The Indonesian government is set to execute more than a dozen people for drug offences, despite allegations that inmates’ confessions were induced by torture. These looming executions mark a continuation of the brutal counter-narcotic approach instigated by President Joko Widodo.
Although details of the executions have not been officially announced, an anonymous government official told the New York Times that “13 people would be executed by firing squad shortly after midnight [on] Friday [July 29]”.
This piece was originally published on TalkingDrugs
Due to the government’s secretive behaviour, the identities of the individuals set to be executed are unclear. However, local sources have identified Zulfiqar Ali and Michael Titus Igweh as being among the 13 – both of whom claim to have been tortured during their pre-trial detention.
Ali, a Pakistani textile worker, was convicted of possessing 300 grams of heroin in 2005. Amnesty International, in a report entitled Flawed Justice, alleges that Ali was “punched, kicked, and threatened with death unless he signed a ‘confession'”.
Igweh, a Nigerian man who was sentenced to death for heroin possession, also alleged torture during interrogation. Igweh, who is also expected to be executed on Friday, told an Indonesian court that he “was constantly beaten”, “threatened to be shot”, and that his “genitals [were] electrocuted” until he confessed, the Sydney Morning Herald reports.
These impending executions, the third round held by this government, signify another morbid milestone in Indonesia’s escalating war on the drugs trade. In 2015, 14 people – mostly foreigners – were executed for drug offences, double the number executed for such offences between 2001 and 2014. President Joko Widodo, who assumed office in 2014, has spearheaded this hard-line approach on the basis that it “send[s] a strong message to drug smugglers that Indonesia is firm and serious in tackling the drug problem”.
The Indonesian government justifies its brutal response to people who commit drug offences by portraying narcotics as the cause of a national emergency. Authorities claim that 4.5 million people, 1.8 per cent of the population, are addicted to illegal drugs, and that around 33 people die from drug overdoses daily. These statistics have, however, been disputed by Indonesian legal and medical experts.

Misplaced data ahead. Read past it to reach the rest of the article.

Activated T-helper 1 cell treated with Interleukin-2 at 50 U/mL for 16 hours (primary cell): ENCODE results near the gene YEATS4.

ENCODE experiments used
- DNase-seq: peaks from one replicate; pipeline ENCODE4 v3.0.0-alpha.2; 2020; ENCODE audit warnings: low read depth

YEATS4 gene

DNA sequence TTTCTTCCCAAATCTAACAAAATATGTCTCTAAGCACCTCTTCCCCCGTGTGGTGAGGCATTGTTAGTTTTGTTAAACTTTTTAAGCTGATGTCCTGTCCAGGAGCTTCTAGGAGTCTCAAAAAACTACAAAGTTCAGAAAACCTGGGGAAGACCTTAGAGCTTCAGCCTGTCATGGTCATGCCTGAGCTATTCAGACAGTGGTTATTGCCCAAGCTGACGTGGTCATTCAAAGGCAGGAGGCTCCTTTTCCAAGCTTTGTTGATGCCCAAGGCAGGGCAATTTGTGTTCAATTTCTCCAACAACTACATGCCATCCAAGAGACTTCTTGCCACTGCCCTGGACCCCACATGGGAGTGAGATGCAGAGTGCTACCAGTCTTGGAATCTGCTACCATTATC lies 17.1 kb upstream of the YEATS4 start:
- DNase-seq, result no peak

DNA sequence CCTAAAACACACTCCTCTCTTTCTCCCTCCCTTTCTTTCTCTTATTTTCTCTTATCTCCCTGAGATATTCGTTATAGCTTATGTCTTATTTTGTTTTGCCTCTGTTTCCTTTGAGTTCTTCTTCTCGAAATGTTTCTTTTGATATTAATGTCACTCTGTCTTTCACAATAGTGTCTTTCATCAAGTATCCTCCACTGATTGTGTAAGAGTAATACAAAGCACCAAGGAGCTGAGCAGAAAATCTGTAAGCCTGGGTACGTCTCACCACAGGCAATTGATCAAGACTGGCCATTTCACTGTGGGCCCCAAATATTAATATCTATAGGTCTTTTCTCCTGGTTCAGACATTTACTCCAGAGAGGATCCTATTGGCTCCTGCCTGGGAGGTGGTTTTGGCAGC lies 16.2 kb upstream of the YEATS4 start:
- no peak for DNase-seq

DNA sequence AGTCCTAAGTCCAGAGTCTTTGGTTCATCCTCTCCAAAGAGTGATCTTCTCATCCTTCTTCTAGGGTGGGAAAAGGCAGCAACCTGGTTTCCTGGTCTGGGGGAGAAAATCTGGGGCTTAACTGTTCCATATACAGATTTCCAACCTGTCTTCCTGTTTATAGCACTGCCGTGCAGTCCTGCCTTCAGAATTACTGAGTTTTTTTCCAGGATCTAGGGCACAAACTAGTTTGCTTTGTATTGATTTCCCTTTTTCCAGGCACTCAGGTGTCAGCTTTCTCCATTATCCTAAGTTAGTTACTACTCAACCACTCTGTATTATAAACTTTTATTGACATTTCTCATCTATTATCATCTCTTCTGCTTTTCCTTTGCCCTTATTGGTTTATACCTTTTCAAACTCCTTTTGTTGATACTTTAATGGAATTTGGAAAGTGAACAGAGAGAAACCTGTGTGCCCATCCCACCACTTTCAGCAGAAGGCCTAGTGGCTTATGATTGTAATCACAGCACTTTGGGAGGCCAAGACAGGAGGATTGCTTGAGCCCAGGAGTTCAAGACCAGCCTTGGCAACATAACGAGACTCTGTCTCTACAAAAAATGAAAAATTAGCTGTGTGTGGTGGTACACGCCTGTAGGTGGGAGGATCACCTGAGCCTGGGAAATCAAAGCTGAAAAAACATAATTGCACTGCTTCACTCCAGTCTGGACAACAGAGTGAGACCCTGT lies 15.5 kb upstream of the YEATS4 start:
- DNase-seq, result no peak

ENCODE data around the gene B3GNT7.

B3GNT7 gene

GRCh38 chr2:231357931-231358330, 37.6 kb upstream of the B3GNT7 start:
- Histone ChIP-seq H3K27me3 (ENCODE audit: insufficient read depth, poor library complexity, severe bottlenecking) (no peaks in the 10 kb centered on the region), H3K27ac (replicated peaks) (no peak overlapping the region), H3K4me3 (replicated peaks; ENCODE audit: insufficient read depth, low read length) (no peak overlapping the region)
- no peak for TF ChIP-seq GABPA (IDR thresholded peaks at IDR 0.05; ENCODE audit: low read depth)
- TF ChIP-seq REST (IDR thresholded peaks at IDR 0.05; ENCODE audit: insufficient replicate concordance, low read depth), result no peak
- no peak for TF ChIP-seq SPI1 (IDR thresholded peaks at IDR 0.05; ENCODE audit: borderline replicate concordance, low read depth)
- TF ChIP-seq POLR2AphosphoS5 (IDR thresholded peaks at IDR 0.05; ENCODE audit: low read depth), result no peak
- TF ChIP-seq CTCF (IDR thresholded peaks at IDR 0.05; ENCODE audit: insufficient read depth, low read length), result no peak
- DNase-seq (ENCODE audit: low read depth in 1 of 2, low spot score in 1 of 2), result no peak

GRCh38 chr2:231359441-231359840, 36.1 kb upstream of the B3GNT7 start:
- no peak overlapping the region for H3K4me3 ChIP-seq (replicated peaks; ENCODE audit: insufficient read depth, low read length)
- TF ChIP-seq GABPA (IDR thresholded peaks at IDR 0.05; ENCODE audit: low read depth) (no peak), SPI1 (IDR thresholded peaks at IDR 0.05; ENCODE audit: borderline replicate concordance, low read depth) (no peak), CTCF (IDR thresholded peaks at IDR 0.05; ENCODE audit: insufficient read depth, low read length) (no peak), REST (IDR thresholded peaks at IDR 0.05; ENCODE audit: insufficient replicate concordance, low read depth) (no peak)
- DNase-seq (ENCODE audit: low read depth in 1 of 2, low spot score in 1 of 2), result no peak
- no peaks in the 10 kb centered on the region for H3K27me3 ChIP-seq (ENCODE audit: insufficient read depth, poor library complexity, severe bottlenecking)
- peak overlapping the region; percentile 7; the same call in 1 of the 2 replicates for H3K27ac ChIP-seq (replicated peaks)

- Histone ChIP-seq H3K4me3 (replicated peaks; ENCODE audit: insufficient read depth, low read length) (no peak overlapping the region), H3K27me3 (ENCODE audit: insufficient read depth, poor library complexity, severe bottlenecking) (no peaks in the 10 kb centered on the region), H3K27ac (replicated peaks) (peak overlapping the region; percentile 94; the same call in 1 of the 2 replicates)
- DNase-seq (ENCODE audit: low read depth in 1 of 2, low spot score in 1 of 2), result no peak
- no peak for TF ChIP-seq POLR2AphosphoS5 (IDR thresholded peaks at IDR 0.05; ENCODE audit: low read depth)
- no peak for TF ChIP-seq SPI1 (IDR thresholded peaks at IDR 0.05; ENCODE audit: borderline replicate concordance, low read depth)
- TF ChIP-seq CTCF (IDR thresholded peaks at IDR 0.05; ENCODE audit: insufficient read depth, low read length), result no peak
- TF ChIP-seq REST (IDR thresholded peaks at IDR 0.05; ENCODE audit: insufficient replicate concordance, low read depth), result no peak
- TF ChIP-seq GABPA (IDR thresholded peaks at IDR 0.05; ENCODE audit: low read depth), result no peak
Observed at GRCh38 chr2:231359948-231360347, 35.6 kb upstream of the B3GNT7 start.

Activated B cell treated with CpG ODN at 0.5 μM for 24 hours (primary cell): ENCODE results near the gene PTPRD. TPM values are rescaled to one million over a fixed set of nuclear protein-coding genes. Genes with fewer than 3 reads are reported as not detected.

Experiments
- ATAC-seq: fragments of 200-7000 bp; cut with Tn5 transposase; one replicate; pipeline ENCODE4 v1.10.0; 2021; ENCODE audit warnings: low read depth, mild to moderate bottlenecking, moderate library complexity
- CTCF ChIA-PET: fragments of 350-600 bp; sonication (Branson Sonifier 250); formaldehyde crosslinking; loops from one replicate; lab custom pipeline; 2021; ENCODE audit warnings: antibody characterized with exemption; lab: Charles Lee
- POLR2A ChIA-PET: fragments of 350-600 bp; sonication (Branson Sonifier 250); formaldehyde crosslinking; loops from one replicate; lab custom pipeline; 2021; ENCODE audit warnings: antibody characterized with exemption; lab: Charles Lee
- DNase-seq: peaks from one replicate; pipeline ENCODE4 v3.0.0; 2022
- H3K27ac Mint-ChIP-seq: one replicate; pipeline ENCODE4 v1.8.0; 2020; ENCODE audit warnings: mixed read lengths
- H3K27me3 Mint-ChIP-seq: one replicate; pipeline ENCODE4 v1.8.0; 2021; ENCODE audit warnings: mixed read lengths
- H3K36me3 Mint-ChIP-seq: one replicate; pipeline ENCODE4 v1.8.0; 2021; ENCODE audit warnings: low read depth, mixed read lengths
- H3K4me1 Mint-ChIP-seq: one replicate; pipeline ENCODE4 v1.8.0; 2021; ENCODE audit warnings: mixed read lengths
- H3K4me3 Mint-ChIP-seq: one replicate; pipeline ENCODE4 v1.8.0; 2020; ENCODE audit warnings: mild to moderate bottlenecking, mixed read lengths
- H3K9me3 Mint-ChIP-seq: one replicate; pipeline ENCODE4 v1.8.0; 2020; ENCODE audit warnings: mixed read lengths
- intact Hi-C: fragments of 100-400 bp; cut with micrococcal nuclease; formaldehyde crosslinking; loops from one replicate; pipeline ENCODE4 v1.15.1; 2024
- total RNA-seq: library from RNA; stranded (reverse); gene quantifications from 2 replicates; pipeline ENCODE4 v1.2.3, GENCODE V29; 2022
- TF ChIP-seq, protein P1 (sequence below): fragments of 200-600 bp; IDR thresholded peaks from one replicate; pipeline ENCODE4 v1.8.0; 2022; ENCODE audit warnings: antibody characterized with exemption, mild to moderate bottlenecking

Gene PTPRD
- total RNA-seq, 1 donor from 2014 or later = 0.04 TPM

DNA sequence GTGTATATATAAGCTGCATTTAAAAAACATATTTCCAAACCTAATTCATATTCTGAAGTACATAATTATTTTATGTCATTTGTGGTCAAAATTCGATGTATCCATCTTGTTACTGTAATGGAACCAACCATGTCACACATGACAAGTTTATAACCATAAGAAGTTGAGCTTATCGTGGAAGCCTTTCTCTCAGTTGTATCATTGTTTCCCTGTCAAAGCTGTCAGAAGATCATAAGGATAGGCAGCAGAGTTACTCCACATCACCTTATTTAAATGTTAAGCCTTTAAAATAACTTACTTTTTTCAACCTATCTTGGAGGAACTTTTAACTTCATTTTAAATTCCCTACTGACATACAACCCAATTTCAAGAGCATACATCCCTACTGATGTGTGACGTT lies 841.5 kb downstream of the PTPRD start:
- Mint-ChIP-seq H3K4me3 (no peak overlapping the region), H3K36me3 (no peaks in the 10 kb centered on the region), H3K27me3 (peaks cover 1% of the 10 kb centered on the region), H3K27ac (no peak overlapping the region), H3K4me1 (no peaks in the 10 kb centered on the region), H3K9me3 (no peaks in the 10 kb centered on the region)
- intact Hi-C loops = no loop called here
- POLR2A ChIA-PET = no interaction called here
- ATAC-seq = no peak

Intentions aside, the process by which people are criminalised for drug offences is as ambiguous as it is dangerous. Many who face the death penalty in Indonesia – which in 2015’s executions involved inmates being tied up and shot to death with M16 rifles – do so without a fair trial, according to human rights groups.
Amnesty International describes the Indonesian justice system as being inherently flawed, resulting in inmates being “denied their right to a fair trial”. Drug offenders facing the death penalty, the organisation alleges, often lack access to legal counsel, are subject to torture or coercion, and are routinely denied clemency by the government. Indeed, President Widodo has refused clemency to any drug offender facing execution, claiming in a televised speech that “the crime warrants no forgiveness”.
The implementation of capital punishment for drug offences contravenes international human rights law. United Nations secretary general, Ban Ki-Moon, has denounced the death penalty in such cases as it “does not deter drug crimes, nor does it protect people from drug abuse”. Conversely, by executing people who have not had fair trials, the government is replicating some of the worst tenets of the illegal drug trade; the perpetuation of corruption and violence.